Showing posts from June, 2011

3 Strikes & You're Out!

In solidarity with our colleagues who are exercising their democratic right to strike for their working conditions today, I thought I would post my top 3 strikes in living memory.
These are what we would call old school, proper strikes. No questions of these conflicts being voted through by a minority of members, or protesting over pensions - this was the hard stuff, these disputes matter in the here & now to millions of workers who were living hand to mouth. And these were no knee jerk, down tools reactions which our Gallic cousins are famous for - these strikes were entered into with a heavy hearted foreknowledge that it would hurt the strikers & their families even as they sought to change the direction of the government. In descending order:

Strike 3: The General Strike 1926
Amidst the changing social landscape of the post world war & flu pandemic turmoil, the Baldwin Government took on the Miners. As a million men were locked out from the pits, the TUC took 2 million oth…

A new Nicene for 21st Century Pagan Britain

Father’s Day was well celebrated last Sunday. What slipped by unnoticed, unless you conform to a more traditional denomination, was the fact that it was also Trinity Sunday.

The language we use to describe who God is & how He works in the world is up for grabs again. During the first 400 years of Christianity, believers went to great lengths to load their language with rich theological meaning that would resonate with their culture, & most importantly, be understood by the ordinary man on the street. Creeds like the Nicene which now most Christians find dusty & dry were bright with colourful revelation about the God of the bible to a world which thought & spoke from a different cultural language. These mighty creeds crossed the bridge into pagan cultures & allowed the gospel to take root.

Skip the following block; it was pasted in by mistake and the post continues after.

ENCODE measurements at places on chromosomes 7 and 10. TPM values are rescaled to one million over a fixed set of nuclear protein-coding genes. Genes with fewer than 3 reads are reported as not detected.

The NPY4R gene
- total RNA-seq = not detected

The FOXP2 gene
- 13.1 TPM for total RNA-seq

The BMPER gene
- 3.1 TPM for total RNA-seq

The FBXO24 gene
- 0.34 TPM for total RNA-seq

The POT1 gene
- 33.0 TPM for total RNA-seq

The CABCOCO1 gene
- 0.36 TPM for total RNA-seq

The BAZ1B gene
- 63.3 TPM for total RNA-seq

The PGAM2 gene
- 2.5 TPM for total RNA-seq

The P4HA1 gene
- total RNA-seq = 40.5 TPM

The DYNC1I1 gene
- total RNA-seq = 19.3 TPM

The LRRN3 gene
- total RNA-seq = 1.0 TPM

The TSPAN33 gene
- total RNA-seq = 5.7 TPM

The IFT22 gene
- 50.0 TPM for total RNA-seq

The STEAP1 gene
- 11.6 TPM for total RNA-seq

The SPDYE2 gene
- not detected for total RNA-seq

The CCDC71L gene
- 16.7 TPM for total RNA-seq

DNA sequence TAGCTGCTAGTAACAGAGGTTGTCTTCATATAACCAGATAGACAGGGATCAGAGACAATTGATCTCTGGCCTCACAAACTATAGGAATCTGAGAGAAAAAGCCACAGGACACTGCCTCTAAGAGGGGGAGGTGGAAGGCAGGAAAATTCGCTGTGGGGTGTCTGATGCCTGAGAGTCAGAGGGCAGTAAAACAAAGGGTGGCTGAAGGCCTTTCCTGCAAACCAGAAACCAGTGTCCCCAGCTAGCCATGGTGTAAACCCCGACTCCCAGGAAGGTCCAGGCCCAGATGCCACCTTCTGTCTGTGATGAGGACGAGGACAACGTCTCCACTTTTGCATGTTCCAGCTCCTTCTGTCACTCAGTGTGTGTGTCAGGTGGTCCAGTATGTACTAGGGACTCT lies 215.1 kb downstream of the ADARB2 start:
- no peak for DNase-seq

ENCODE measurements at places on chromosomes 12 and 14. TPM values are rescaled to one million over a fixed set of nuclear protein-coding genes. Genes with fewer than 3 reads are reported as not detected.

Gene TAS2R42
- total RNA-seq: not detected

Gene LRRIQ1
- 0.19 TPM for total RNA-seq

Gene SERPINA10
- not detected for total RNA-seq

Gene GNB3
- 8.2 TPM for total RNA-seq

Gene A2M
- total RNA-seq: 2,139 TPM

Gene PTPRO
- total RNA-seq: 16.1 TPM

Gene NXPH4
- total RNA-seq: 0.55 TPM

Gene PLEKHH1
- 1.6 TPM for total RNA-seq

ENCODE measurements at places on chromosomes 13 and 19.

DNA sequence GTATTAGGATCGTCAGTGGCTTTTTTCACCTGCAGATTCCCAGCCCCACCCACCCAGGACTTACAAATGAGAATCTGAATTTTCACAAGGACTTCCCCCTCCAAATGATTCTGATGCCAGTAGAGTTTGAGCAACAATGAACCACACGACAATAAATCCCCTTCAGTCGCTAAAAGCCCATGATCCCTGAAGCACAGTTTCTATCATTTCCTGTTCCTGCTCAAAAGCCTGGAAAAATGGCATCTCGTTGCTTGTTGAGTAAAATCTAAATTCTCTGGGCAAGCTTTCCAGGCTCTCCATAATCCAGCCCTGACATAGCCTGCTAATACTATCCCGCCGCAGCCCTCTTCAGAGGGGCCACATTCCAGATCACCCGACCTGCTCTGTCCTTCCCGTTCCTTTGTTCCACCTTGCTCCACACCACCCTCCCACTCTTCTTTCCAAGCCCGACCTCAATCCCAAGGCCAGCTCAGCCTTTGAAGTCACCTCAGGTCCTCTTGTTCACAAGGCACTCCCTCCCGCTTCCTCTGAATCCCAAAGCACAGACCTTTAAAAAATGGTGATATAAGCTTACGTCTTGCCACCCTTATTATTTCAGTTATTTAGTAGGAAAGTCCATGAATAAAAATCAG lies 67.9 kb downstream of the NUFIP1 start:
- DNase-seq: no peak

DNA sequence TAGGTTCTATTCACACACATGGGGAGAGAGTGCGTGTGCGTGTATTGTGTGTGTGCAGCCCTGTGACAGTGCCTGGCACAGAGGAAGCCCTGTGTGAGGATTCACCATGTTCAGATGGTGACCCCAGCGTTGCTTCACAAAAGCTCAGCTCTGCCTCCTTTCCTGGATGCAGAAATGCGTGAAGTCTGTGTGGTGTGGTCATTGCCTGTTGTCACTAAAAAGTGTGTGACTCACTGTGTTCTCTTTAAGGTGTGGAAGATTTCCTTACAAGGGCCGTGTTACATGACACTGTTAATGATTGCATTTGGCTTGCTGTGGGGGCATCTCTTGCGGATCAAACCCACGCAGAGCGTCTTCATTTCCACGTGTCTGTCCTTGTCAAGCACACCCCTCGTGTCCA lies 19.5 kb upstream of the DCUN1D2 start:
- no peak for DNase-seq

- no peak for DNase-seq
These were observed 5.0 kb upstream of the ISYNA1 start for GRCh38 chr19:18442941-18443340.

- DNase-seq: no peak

In the 1600 years or so since the Nicene Creed, we have come full circle. What commentators call post-christendom is really nothing new. It is simply a return to a challenging age o…

Ed Miliband, Terry Virgo & Ernest Shackleton - a new kind of leadership.

It’s the time of year for football managers to play musical chairs, scrambling for the nearest vacant seat that offers more money or security. In politics, Ed Miliband looks increasingly likely to be stabbed in the back by a Labour party who gambled on the wrong brother & lost. In Libya, Syria & that other corrupt world power, FIFA, leadership is in question. The pace of leadership change is huge – the patience of the paying public shorter than ever. Like never before, the world needs more leaders, but what kind of weak, people pleasing leaders emerge from the bad soil of this kind of distorted culture?

Reading Terry Virgo’s new book, ‘The Spirit Filled Church’ , a high bar is set for leadership. Read this passage & get your idea of leadership redefined by some glorious truth rather than the demands of a self centred world:
‘If the church is perceived as simply a gathering of people who attend religious services, little leadership is required. Leading the meetings & p…

Fredrick Alliston & the life of a dangerous Hindu radical

Fredrick Alliston (Great Grandad) left on a boat for India around 1897 where he lived for 25 years. His story is one of huge decisions made at great cost with both eyes fully fixed on a greater hope to come.
Serving as a Salvation Army Officer, working as an Evangelist to the Hindi speaking natives, Fredrick operated out of the British compound. His desire to see locals impacted by the gospel, frustrated by the colonial British culture into which he brought converts & their desire to simply assimilate Christianity as Britishness.

Here is where Fredrick made the call that all heroes of the faith have made at some point down through the centuries. He decided that his need to genuinely reach Hindus with the gospel was greater than his need to live in safety & comfort amongst the 'little England' crowd in the compound.

This was no easy turning point for any man, particularly one with a wife, Louisa, & by now a growing family of small children. How quickly we make choices …